Here are the nutrition facts of Brown Rice, Tuna, and Salmon, and Avacado (from fitday.com)

--------------------------------------------------------------------------

Assuming that 16oz = 1 pound

Salmon : Protien: 83 grams of protien + 20 grams of fat
Tuna: Protien: 105 grams of protien + 5 grams of fat
--------------------------------------------------------------------------

1 cup of brown rice = 46 grams of carbs + 5 grams of protien
--------------------------------------------------------------------------
1 california avacado = 13 grams of carbs + 27 grams of fat + 3 grams of protien
--------------------------------------------------------------------------


I hope you guys can make sense of this lol

Thanks for all your input
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Old 10-07-2006, 02:31 PM   #31
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Ick... brown rice with sushi...

You're on your own with this one! White and Brown rice are actually the same thing. One just has a some fiber, minerals, and a trace amount of fat. Most of the world lives on white rice just fine. I assume you will take a vitamin supplement on your path to he-man (takes care of minerals), there is plenty of Omega-3 fat in the fish you will eat, so just eat something else that has a decent amount of fiber.

Sushi grade tuna that has been trimmed of it's bloodline and poor bands fetches about $20/lb. So for 1540g/wk at 105g of protein per pound, you're looking at about $300/wk for fish. Figure in good sushi rice and all your other mise-en-place and you're probably looking at $400/wk or $1600/mo just for you. Thats if you can get good quality fish all week. If you need to buy overnight via dry-ice you'll probably spend $1750/mo or so.

Sushi with top-quality fish ain't cheap... thats why most people don't eat it 21 times a week (I don't think I'd wnat to anyways... there are too many wonderful things I'd miss out on!).
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Old 10-07-2006, 02:58 PM   #32
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Buff, you're going to have to increase your caloric intake per day if you want to gain muscle mass. At your current intake, assuming you're lifting say, 4-6 times a week, you'll build muscle mass with what you have but you won't really gain a lot of additional muscle mass. But it also depends on how heavy you want to be. What's your goal in terms of weight because in order to MAINTAIN your weight, you basically need to burn more calories than you intake. Most people burn way more that 1500 calories per day (hence to 2000-2500 recommended daily intake) so while you may gain a few pounds as your body fat % decreases, you won't gain substantial weight from muscle either.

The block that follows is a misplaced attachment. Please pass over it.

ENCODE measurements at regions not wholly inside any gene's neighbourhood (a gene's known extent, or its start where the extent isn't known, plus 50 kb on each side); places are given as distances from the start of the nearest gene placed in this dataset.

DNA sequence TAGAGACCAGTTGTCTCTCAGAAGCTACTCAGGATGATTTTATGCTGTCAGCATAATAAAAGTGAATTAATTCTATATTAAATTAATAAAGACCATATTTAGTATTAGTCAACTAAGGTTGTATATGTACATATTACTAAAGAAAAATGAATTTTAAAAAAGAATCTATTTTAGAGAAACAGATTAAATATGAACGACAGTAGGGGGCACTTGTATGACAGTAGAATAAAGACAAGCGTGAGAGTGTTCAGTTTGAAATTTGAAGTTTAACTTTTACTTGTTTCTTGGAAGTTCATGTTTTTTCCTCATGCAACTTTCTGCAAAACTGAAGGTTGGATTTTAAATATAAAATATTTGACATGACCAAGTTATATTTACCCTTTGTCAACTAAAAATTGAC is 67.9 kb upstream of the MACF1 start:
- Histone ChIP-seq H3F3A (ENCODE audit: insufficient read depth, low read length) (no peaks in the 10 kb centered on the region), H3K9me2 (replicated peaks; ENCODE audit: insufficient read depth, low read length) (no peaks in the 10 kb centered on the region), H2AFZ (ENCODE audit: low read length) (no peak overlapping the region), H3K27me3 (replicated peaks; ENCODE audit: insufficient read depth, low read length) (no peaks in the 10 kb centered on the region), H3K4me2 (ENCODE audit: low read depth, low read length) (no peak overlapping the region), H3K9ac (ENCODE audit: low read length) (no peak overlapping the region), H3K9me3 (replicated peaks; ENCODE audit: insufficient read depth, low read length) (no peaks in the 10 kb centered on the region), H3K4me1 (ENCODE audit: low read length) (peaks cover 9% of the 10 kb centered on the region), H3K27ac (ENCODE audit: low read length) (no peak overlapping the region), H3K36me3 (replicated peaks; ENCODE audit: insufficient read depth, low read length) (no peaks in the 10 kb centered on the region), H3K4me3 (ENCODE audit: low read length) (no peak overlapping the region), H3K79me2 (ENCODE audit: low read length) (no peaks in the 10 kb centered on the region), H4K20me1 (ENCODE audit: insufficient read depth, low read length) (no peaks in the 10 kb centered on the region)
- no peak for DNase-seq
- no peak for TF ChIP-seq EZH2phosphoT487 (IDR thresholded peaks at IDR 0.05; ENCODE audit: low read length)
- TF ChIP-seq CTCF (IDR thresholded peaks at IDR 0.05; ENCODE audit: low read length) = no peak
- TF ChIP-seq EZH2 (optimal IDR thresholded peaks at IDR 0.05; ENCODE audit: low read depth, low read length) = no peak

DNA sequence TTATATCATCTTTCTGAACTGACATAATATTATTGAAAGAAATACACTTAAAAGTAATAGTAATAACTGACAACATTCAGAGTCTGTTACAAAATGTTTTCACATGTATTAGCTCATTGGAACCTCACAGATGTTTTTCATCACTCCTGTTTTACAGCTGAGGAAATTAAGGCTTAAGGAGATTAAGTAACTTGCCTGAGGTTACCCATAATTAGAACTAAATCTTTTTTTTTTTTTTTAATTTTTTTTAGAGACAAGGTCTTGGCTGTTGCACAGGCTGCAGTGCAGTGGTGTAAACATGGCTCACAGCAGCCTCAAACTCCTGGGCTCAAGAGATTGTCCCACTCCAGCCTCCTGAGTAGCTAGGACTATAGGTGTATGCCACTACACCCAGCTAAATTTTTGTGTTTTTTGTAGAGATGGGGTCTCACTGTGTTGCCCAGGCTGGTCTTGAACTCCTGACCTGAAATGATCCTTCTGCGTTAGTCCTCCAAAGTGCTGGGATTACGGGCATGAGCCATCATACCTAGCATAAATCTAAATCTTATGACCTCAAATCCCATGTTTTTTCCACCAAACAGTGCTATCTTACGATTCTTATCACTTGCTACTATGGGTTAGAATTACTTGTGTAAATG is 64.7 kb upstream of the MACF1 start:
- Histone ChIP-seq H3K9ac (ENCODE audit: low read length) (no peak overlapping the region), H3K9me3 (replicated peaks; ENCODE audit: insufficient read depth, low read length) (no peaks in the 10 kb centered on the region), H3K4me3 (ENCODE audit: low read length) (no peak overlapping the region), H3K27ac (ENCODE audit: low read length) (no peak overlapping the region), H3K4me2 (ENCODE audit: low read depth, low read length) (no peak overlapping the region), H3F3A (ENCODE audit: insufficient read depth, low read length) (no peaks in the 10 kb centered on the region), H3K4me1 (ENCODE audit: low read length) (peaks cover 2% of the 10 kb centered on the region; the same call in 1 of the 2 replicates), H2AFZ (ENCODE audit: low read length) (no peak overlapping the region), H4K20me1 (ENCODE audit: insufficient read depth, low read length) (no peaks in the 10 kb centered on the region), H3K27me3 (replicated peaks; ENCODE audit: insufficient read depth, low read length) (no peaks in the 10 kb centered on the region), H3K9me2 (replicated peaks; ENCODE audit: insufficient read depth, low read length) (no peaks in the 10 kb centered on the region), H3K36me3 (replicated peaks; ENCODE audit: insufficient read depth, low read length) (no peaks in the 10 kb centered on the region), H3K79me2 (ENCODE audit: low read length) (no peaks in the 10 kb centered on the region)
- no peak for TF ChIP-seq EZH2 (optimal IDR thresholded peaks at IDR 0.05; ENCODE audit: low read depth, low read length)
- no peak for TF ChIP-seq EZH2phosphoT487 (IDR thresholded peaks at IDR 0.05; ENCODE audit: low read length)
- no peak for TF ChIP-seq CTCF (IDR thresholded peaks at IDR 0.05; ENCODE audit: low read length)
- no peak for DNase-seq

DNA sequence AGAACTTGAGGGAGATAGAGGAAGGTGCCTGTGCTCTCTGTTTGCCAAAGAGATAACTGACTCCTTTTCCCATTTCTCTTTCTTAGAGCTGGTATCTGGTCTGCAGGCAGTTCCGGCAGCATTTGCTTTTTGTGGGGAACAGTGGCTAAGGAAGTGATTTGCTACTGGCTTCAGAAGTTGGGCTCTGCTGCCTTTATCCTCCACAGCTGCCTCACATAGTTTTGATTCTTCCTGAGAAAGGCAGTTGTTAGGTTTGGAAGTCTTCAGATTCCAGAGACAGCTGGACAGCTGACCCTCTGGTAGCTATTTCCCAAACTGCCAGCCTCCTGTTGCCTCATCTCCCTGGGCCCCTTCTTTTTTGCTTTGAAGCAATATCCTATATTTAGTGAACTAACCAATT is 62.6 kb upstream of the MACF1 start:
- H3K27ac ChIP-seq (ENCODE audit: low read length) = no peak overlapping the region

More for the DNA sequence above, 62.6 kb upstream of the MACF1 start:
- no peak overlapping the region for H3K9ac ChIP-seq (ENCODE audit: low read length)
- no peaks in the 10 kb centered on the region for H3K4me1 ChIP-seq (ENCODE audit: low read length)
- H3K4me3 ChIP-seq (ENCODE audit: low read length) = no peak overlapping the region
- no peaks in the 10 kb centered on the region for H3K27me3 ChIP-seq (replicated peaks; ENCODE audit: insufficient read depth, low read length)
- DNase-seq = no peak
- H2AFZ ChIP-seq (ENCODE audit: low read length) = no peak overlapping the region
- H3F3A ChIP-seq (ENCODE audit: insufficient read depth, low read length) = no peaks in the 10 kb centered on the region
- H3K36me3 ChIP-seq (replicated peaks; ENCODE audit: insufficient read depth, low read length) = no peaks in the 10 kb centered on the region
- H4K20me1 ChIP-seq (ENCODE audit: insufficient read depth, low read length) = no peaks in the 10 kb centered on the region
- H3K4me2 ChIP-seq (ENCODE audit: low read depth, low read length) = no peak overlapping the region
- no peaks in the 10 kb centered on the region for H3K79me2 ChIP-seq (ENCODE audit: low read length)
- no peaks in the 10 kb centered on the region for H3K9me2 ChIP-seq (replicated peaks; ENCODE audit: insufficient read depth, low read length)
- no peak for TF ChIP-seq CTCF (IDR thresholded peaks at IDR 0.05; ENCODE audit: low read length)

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Old 10-07-2006, 04:03 PM   #33
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You neeed to go to a gym and talk to an expert on weightlifting and the nutritional requirements that best support yout goals.
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Old 10-07-2006, 04:14 PM   #34
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Yeah, I'd agree.
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Old 10-07-2006, 07:32 PM   #35
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I already have done that, and i know that the advice i have gotten from everyone is: EAT EAT EAT EAT EAT EAT EAT EAT!

Ok fine i have to eat, but i want to eat CLEAN. Thats why i am choosing sushi, but according to Nicholas it is VERY expensive. $300 a week? no thanks, thats how much i pay for my car every month. Man to get good clean food you sure have to pay a lot, but for crap foods its right at ur fingertip at an affordable price. Sucks. : - (
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Old 10-07-2006, 07:55 PM   #36